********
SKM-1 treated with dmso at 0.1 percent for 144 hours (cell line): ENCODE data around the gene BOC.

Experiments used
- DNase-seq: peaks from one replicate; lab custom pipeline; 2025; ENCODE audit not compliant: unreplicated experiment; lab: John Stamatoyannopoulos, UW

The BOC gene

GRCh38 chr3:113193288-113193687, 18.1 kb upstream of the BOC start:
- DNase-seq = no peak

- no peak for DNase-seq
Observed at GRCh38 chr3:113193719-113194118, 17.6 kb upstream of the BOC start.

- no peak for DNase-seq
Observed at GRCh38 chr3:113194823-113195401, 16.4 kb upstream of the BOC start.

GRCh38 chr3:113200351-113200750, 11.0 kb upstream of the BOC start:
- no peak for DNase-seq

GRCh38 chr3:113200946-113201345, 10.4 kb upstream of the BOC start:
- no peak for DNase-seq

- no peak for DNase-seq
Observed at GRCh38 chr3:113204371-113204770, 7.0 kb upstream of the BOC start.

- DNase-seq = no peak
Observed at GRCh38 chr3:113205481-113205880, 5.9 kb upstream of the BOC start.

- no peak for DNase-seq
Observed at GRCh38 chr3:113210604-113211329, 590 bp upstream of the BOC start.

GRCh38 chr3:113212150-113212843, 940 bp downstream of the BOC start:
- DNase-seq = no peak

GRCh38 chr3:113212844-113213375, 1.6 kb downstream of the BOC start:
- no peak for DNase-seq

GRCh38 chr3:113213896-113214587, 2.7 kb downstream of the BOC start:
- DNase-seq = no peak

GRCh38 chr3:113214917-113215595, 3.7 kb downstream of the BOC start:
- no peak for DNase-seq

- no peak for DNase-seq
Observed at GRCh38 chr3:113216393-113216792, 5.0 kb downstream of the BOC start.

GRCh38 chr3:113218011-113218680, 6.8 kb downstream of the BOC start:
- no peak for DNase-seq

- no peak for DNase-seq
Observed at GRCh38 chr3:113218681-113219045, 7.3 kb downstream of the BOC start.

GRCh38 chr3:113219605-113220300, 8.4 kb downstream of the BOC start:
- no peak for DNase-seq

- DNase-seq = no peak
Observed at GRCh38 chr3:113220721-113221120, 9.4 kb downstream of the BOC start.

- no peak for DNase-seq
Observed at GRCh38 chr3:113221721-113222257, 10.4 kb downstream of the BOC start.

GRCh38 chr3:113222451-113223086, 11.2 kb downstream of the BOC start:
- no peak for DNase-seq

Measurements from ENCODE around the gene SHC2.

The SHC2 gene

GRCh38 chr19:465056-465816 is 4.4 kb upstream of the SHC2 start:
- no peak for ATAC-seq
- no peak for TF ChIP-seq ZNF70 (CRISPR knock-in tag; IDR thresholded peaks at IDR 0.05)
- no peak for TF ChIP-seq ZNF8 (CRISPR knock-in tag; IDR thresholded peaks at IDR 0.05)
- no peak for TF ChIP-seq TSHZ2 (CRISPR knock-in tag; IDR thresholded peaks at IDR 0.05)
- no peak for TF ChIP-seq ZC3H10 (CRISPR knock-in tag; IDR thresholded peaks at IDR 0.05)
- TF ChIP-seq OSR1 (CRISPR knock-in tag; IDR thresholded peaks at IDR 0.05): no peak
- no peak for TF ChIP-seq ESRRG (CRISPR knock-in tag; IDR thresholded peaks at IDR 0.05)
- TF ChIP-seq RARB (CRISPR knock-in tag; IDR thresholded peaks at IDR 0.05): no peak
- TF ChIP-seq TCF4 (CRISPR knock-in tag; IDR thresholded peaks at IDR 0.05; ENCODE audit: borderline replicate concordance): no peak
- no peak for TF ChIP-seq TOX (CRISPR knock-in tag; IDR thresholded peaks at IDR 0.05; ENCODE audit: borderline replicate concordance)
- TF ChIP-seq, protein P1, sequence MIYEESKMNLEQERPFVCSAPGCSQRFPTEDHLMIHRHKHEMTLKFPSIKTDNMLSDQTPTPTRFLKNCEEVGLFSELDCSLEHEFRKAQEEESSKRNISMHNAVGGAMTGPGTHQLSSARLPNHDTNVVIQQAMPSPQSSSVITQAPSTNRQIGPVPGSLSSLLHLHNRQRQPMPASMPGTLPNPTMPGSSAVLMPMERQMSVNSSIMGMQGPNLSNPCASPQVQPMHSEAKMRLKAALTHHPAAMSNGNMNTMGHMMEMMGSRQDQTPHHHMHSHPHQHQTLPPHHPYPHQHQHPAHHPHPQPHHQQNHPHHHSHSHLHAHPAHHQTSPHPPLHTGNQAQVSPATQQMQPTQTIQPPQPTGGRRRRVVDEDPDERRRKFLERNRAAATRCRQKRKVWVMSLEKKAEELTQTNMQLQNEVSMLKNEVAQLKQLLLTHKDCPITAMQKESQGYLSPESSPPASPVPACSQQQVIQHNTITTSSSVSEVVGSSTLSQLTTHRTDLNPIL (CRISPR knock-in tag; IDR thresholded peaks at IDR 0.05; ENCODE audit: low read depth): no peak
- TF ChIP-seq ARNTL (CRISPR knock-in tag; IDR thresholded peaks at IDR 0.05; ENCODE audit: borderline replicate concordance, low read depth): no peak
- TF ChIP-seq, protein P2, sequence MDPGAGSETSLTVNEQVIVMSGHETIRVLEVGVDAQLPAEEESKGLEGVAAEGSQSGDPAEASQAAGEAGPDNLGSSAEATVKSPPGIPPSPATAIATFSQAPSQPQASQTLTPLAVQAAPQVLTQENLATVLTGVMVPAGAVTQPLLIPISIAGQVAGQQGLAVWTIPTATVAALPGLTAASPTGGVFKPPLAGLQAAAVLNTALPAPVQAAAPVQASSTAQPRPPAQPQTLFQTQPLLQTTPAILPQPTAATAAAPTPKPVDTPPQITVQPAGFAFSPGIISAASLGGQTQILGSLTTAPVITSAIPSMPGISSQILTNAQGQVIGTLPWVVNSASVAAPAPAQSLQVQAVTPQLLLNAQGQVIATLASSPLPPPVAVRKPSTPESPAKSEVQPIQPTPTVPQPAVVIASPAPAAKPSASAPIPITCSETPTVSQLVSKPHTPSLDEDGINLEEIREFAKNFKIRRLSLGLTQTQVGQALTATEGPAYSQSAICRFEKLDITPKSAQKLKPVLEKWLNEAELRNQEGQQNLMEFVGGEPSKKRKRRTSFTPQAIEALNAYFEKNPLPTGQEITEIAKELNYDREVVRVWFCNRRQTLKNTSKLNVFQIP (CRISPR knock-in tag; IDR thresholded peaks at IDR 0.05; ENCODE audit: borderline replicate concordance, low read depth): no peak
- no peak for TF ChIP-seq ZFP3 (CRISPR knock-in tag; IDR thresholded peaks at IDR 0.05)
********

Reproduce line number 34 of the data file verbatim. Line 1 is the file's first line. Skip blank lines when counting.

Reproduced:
Observed at GRCh38 chr3:113218681-113219045, 7.3 kb downstream of the BOC start.